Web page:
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Using external event loops

You can use the library in a non-blocking fashion through integrating with an existing event loop created by your application.

The C SDK makes use of its own I/O abstraction layer known as IOPS (I/O OperationS) to communicate with the underlying platform and I/O frameworks. This abstraction layer provides an API which is used to perform common event loop operations, such as:

  • Creating a new socket

  • Performing reads and writes from and to the socket

  • Scheduling a callback to be invoked when a socket is available for writing or reading

  • Scheduling a callback to be invoked after a certain period has elapsed

Using a Built-In I/O implementation

The library contains predefined implementations of this API for common event libraries, such as libevent, libev, and libuv. If your application makes use of any of these libraries for its purposes, integrating with the library is as simple as providing an instance of such an implementation to the lcb_create_st structure. Here is an example using libevent:

#include <stdio.h>
#include <stdlib.h>
#include <string.h>
#include <event2/event.h>
#include <libcouchbase/couchbase.h>

static void bootstrap_callback(lcb_t instance, lcb_error_t err)
    lcb_store_cmd_t cmd = { 0 };
    const lcb_store_cmd_t *cmdlist = &cmd;

    if (err != LCB_SUCCESS) {
        fprintf(stderr, "ERROR: %s\n", lcb_strerror(instance, err));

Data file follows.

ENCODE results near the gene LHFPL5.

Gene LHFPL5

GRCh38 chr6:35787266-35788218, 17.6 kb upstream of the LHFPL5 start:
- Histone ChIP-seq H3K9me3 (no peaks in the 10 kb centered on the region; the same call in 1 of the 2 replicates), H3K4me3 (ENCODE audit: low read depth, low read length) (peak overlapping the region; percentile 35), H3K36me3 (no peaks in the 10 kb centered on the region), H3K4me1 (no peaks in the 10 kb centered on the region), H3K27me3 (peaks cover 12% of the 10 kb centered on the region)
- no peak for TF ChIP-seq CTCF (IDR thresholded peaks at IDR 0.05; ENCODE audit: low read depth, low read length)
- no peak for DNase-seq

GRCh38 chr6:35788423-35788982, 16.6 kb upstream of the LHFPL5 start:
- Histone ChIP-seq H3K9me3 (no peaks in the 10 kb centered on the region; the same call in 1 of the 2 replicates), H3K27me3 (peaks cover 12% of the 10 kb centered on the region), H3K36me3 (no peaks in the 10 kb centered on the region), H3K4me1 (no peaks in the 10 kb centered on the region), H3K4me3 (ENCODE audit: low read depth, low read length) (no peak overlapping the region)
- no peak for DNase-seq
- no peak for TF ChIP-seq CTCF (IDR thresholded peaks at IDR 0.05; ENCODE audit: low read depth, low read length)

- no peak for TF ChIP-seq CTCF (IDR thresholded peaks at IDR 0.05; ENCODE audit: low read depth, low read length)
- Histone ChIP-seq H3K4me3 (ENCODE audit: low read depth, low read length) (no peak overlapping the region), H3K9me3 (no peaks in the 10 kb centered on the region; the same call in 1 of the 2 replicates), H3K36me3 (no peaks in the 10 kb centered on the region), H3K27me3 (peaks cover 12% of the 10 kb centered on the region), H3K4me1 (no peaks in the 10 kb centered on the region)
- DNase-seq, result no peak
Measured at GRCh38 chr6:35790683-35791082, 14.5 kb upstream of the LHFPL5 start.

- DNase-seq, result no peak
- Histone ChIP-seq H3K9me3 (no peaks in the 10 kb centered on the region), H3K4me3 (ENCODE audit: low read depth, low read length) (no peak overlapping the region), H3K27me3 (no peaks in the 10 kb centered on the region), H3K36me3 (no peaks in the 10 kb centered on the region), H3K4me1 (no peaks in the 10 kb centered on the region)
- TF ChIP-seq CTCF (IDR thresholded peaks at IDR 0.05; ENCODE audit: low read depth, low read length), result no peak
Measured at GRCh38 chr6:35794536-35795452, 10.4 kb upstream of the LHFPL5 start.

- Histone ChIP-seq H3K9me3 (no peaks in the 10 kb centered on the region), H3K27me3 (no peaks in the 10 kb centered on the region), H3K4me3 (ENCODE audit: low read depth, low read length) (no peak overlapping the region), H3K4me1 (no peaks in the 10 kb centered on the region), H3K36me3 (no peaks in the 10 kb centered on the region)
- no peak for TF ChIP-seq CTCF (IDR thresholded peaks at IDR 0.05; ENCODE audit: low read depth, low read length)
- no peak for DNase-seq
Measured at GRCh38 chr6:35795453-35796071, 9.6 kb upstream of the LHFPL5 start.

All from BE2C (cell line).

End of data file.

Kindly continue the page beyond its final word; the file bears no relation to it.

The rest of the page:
// The client is now connected. We may start performing operations
    cmd.v.v0.key = "foo";
    cmd.v.v0.nkey = 3;
    cmd.v.v0.bytes = "bar";
    cmd.v.v0.nbytes = 3;
    cmd.v.v0.operation = LCB_SET;
    lcb_store(instance, NULL, 1, &cmdlist);

static void get_callback(lcb_t instance, const void *cookie, lcb_error_t error,
                         const lcb_get_resp_t *resp)
    if (error != LCB_SUCCESS) {
        fprintf(stderr, "Failed to get key: %s\n", lcb_strerror(instance, error));

    fprintf(stdout, "I stored and retrieved the key 'foo'. Terminate program\n");
    event_base_loopbreak((void *)lcb_get_cookie(instance));

static void store_callback(lcb_t instance, const void *cookie, lcb_storage_t operation,
                           lcb_error_t error, const lcb_store_resp_t *resp)
    lcb_get_cmd_t cmd = { 0 };
    const lcb_get_cmd_t *cmdlist = &cmd;

    if (error != LCB_SUCCESS) {
        fprintf(stderr, "Failed to store key: %s\n", lcb_strerror(instance, error));

    cmd.v.v0.key = "foo";
    cmd.v.v0.nkey = 3;
    lcb_get(instance, NULL, 1, cmds);

static lcb_io_opt_t create_libevent_io_ops(struct event_base *evbase)
    struct lcb_create_io_ops_st ciops;
    lcb_io_opt_t ioops;
    lcb_error_t error;

    memset(&ciops, 0, sizeof(ciops));
    ciops.v.v0.type = LCB_IO_OPS_LIBEVENT;
    ciops.v.v0.cookie = evbase;

    error = lcb_create_io_ops(&ioops, &ciops);
    if (error != LCB_SUCCESS) {
        fprintf(stderr, "Failed to create IOPS: %s\n", lcb_strerror(NULL, error));

    return ioops;

static lcb_t create_libcouchbase_handle(lcb_io_opt_t ioops)
    lcb_t instance;
    lcb_error_t error;
    struct lcb_create_st copts = { 0 };

    copts.version = 3;
    copts.v.v3.connstr ;
    copts.v.v3.io = ioops;
    lcb_create(&instance, &copts);
    lcb_set_bootstrap_callback(instance, bootstrap_callback);
    lcb_set_get_callback(instance, get_callback);
    lcb_set_store_callback(instance, store_callback);